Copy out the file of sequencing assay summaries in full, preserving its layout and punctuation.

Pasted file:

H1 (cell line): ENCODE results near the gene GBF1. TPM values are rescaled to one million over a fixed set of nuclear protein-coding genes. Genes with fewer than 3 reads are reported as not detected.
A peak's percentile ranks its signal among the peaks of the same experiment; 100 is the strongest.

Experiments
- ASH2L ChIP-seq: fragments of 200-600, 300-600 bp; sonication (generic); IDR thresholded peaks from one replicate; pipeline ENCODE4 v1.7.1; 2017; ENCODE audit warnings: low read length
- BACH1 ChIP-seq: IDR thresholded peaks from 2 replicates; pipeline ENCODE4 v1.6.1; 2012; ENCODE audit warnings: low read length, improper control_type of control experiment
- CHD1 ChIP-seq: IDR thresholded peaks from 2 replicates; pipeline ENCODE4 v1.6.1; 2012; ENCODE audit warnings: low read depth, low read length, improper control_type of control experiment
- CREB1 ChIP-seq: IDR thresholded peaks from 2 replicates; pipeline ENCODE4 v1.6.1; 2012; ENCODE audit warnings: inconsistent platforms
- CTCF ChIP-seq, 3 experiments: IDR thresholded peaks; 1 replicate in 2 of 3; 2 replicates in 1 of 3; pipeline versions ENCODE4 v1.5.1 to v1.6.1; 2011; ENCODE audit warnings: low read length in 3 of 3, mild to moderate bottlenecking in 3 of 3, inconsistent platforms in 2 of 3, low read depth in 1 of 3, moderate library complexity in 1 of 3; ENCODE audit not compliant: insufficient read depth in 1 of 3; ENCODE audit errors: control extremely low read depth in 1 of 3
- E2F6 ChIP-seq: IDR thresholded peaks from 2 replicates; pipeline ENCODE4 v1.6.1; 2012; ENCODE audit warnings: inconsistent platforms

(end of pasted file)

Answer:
H1 (cell line): ENCODE results near the gene GBF1. TPM values are rescaled to one million over a fixed set of nuclear protein-coding genes. Genes with fewer than 3 reads are reported as not detected.
A peak's percentile ranks its signal among the peaks of the same experiment; 100 is the strongest.

Experiments
- ASH2L ChIP-seq: fragments of 200-600, 300-600 bp; sonication (generic); IDR thresholded peaks from one replicate; pipeline ENCODE4 v1.7.1; 2017; ENCODE audit warnings: low read length
- BACH1 ChIP-seq: IDR thresholded peaks from 2 replicates; pipeline ENCODE4 v1.6.1; 2012; ENCODE audit warnings: low read length, improper control_type of control experiment
- CHD1 ChIP-seq: IDR thresholded peaks from 2 replicates; pipeline ENCODE4 v1.6.1; 2012; ENCODE audit warnings: low read depth, low read length, improper control_type of control experiment
- CREB1 ChIP-seq: IDR thresholded peaks from 2 replicates; pipeline ENCODE4 v1.6.1; 2012; ENCODE audit warnings: inconsistent platforms
- CTCF ChIP-seq, 3 experiments: IDR thresholded peaks; 1 replicate in 2 of 3; 2 replicates in 1 of 3; pipeline versions ENCODE4 v1.5.1 to v1.6.1; 2011; ENCODE audit warnings: low read length in 3 of 3, mild to moderate bottlenecking in 3 of 3, inconsistent platforms in 2 of 3, low read depth in 1 of 3, moderate library complexity in 1 of 3; ENCODE audit not compliant: insufficient read depth in 1 of 3; ENCODE audit errors: control extremely low read depth in 1 of 3
- E2F6 ChIP-seq: IDR thresholded peaks from 2 replicates; pipeline ENCODE4 v1.6.1; 2012; ENCODE audit warnings: inconsistent platforms